Little is known about the impact of the diseases carried by invasive species that spread throughout the food chains of our native animals.
TSR Hub researcher Dr Nelika Hughes (Project 1.4) from The University of Melbourne is looking closely at one such disease – toxoplasmosis – a parasitic disease that was introduced to Australia in cats.
Toxoplasmosis is caused by parasitic protozoa (Toxoplasma gondii) and is capable of infecting most (if not all) mammals. A high proportion of humans have contracted toxoplasmosis but most will experience only mild flu-like symptoms (if they experience any symptoms at all).
In humans, the biggest threats associated with the disease are faced by those with compromised immune systems and by pregnant women, as toxoplasmosis can spread through the placenta and is associated with foetal death.
Similar risks are likely to apply to pregnant native species.
“There are still a lot of unanswered questions about how this disease affects threatened species in Australia. We know marsupials can be highly susceptible to acute infections, but we don’t necessarily know what the acute or chronic effects mean for the future of many native species,” says Dr Hughes.
“The ways toxoplasmosis can interfere with the breeding success of mammals are a cause for concern. Lab studies have shown that not only can the disease cause the prenatal death of offspring, it can also increase the proportion of males born,” says Dr Hughes.
“Further studies have revealed that the parasite actually causes behaviour change- infected mice and rats no longer seek to avoid the ‘warning signs’ of cat urine or cat fur. This could spell disaster for Australian species – who don’t necessarily share the same avoidance behaviours developed by animals that have co-existed with cats for a long time.”
While many species are capable of hosting the parasite, it is only known to reproduce sexually in felines. Dr Hughes is analysing samples from feral cats sent to her lab from around Australia, to determine which particular strains are present.
“So far we have received about 50 samples, mostly from islands such as Bruny Island, French Island, and Kangaroo Island, and also a few from Victoria. This project will genotype at least 500 samples to discover where the most virulent strains of the disease are present,” says Dr Hughes.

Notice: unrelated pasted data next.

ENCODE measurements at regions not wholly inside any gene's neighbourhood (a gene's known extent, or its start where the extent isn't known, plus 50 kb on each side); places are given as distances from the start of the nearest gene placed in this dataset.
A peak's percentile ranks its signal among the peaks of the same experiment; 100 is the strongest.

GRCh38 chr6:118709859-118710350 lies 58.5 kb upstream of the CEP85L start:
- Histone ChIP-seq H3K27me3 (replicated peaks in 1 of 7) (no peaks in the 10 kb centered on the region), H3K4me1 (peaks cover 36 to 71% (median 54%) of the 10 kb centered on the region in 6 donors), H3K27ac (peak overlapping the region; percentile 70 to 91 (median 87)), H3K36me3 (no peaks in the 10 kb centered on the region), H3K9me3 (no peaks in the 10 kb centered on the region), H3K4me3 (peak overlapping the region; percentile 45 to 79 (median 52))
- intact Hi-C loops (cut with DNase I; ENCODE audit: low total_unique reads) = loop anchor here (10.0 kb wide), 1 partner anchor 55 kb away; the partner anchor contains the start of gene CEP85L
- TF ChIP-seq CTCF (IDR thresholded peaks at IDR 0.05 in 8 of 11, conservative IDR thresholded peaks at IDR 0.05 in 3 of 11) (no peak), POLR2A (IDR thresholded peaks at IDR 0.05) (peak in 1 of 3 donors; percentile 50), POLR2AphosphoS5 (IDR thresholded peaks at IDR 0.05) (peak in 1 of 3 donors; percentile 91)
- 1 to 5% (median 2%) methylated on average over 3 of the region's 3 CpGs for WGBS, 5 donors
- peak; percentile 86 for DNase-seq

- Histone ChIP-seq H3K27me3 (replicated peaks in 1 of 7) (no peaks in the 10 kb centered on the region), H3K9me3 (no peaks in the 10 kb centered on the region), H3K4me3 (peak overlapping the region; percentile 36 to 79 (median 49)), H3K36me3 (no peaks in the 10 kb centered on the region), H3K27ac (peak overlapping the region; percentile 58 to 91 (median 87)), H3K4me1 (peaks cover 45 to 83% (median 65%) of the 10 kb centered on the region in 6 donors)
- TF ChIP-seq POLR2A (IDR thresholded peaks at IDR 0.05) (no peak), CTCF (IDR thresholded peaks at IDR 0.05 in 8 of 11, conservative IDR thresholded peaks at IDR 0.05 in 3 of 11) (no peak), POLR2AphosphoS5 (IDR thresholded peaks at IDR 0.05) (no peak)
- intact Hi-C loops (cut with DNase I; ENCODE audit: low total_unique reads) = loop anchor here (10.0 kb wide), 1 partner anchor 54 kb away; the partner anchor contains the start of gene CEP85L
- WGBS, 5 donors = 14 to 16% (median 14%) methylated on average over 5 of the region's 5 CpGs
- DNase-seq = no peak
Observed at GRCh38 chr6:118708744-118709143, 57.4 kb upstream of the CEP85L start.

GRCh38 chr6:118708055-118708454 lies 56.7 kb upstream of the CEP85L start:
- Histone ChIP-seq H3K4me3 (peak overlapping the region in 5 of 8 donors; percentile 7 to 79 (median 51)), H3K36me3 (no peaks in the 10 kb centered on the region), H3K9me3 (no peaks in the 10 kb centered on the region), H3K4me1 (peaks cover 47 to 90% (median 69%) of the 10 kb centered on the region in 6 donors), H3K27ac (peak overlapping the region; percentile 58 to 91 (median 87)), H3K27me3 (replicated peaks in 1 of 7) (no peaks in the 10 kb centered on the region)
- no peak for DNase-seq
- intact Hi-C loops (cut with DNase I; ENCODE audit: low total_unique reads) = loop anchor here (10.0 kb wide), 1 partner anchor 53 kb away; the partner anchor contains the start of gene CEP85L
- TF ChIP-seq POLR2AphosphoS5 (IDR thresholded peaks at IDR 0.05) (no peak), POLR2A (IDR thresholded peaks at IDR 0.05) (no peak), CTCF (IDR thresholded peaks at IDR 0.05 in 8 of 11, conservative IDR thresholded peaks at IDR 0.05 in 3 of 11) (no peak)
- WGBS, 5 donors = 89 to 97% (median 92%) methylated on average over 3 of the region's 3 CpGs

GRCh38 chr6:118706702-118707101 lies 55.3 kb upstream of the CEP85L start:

“Once we have a better understanding of the problem, we can begin to consider possible solutions.”
Image: toxoplasmosis by Yale Rosen (CC BY-SA 2.0)
With other concerned conservation biologists, researchers from the Threatened Species Recovery Hub have developed a ‘blueprint’ for management responses to the 2019-20 wildfires. This report can be downloaded from our website.
The Threatened Species Recovery Hub of the National Environmental Science Program expresses our sympathy to everyone whose life has been impacted by these horrific fires, and acknowledges the heartbreak of families who have lost everything, including loved ones.
Many landscapes in Australia are fire-prone, and increasingly so. Altered fire regimes can have a serious negative impact on threatened plant species and ecological communities. A Threatened Species Recovery Hub project is working to better understand the effects of different fire regimes on threatened flora in order to improve fire management strategies and conservation outcomes.
Almost a quarter of Australia’s possums and gliders are listed as threatened under Australian environmental law, and many more are showing signs of decline. Dr Rochelle Steven from The University of Queensland believes people in the community can do a lot to support conservation, especially in urban areas.
The detection and monitoring of threatened species have been a strong area of research in the National Environmental Science Program and also the two national environmental research programs which preceded it. Hub Director Professor Brendan Wintle takes a look at what we’ve been achieving and why it is so important to the conservation of Australia’s threatened species.